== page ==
Monday, December 24, 2018

A Sweet Potato Predicament

It's finally Christmastime! Which means lots and lots and lots of food; so many dishes and calories and only so much time to consume it all. Like plenty of families, my family does a potluck Christmas dinner where everyone brings a dish or two. Unlike some families though, my entire extended family congregates for Christmas potluck. Where Christmas meal prep is typically reserved for 4-6 people, my family preps for around 20 people every year.

In the past, my familial potluck responsibility has always been to bring some form of alcohol. Many people assume that I have a refined palate for wine and am a budding connoisseur; sadly that's not the case. Rather, my culinary skills have always been so dismal that no one trusts anything I concoct in the kitchen and instead leaves me with the one beverage I could never ruin. But as of this year, things have drastically changed: I began the new year taking cooking classes once a month and as soon as people started tasting my food, I've received nothing but rave reviews and everyone wants to try the latest Arnold recipe.

My usual dishes trend towards only a handful of cuisines: Latin, Indian, French, and the occasional catch of the day. Being a newly budding chef inspired me to finally offer my family something at Christmas that I've never offered before: actually bringing a potluck dish that experienced some type of heat transfer. I'm usually quite an easy going person and gain so much personal satisfaction from making others happy, so I offered to bring any dish that was still needed for the usual gigantic Arnold potluck. I assumed that a vegetable would most likely be assigned, as meat is usually served by the host and everyone loves to bring their favorite dessert. I pondered over which vegetable would be asked of me: maybe maple bacon sautéed Brussel sprouts,  possibly my favorite grilled asparagus with a homemade balsamic reduction, or even my brand new and perfected sautéed radishes tossed with rosé and thyme. Never did I imagine that I would be assigned the one holiday dish I've never touched in my life: the sweet potato.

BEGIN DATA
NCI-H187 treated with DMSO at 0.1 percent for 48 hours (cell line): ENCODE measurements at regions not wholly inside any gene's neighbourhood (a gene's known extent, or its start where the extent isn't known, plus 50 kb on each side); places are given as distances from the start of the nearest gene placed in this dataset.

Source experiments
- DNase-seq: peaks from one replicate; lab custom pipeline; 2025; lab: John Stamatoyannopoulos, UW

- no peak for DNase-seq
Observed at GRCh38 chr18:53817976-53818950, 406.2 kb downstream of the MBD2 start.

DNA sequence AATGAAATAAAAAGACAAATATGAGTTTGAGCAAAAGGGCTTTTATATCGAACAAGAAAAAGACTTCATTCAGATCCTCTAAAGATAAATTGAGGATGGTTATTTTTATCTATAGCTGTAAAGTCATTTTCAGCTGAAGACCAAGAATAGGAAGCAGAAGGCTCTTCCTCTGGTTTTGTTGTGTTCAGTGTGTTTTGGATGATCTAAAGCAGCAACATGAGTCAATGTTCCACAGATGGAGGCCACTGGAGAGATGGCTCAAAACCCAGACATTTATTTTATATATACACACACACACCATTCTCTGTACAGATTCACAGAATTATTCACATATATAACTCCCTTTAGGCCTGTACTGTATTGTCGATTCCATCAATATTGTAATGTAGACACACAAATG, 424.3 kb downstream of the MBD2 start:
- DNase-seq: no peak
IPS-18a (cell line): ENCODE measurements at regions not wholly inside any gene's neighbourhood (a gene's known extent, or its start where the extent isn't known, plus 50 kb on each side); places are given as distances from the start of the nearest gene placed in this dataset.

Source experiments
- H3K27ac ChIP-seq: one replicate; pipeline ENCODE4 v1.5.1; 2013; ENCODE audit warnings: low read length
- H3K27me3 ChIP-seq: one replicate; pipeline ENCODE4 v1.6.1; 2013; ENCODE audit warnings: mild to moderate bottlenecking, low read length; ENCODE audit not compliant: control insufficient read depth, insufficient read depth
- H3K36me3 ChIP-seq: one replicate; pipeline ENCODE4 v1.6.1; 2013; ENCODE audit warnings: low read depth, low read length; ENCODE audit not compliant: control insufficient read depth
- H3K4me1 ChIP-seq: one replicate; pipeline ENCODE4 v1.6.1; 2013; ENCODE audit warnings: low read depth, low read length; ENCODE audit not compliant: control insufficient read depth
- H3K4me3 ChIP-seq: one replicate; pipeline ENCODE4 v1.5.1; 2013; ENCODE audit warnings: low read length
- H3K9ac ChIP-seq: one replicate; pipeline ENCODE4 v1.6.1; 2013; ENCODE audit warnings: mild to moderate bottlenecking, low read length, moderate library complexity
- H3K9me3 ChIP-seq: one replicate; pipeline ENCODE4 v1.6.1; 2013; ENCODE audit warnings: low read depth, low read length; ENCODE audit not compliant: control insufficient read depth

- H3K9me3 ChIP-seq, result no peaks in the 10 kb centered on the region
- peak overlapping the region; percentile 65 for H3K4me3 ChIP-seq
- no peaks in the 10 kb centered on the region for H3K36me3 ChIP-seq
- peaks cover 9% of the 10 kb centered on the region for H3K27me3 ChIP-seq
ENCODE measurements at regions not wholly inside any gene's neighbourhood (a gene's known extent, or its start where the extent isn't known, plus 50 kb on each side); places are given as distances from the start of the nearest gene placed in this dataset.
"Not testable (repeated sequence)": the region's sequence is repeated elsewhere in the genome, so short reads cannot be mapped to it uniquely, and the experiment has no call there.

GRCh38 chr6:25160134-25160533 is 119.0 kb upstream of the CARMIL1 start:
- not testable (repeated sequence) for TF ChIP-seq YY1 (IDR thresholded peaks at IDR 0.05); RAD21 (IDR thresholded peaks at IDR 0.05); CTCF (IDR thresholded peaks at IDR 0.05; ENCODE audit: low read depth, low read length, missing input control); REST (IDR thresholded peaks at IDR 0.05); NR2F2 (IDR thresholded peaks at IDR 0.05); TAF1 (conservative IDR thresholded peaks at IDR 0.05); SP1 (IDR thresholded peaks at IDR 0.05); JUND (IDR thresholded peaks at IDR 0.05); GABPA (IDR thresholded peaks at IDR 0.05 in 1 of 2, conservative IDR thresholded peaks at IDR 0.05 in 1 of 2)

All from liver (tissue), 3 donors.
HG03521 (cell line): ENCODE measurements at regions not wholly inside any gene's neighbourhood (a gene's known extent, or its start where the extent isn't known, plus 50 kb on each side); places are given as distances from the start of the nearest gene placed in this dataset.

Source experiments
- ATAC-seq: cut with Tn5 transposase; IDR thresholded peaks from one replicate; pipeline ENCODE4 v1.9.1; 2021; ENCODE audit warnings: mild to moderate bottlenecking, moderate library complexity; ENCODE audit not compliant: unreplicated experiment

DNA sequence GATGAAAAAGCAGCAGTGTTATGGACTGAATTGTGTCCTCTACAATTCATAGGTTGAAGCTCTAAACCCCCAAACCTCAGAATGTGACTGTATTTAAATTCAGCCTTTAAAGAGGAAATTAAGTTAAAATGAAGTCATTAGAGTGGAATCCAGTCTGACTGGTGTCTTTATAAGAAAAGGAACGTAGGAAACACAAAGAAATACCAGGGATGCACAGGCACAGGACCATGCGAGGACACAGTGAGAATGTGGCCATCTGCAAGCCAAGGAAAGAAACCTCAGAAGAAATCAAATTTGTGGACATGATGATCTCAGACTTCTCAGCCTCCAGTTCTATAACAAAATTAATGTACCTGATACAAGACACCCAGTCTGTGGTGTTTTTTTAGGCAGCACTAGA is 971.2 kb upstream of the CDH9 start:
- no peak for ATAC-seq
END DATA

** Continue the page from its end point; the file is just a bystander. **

It's not that I've ever been personally offended by a sweet potato or have any sort of (sweet) trauma in my past: I've just never understood how a root vegetable could be acceptable with both brown sugar and marshmallows. Brown sugar and marshmallows are dessert ingredients: acceptable for cookies, hot chocolate, and anything that inspires a cavity.  I've never put sugar on a carrot or melted marshmallows on top of baked green beans; how the hell was it acceptable to put both these things on top of the most orange potato I'd ever set eyes on? Needless to say, my distrust for sweet potatoes didn't necessarily arise from the potatoes themselves but really from their very odd, unusual presentation.

So here I am with an unusual predicament: I have to fix mashed sweet potatoes for at least 12 people (not everyone likes the orange root) and not only have I never made mashed potatoes before, but I've never even eaten a sweet potato. Sure, I've had sweet potato fries before and they're incredible when they're a tad overdone doused in ketchup, but a mashed sweet potato? I didn't even start eating regular mashed potatoes until I was out of college!

Thank goodness for southern family who have perfected the apparent art of the sweet potato and are willing to provide direction and suggestions for how to take a weird, orange root vegetable and convert to smooth, whipped goodness. I've always associated my culinary skills more to science than art, with my cookbook being more closely associated with a lab book rather than a sketchpad. Only time and many dirty dishes later (plus a possible panic attack) will I know if I've got a mashed sweet potato to be proud of to feed to my family. I might even do the unthinkable and actually taste it. It's Christmas; anything can happen.

Happy Holidays!!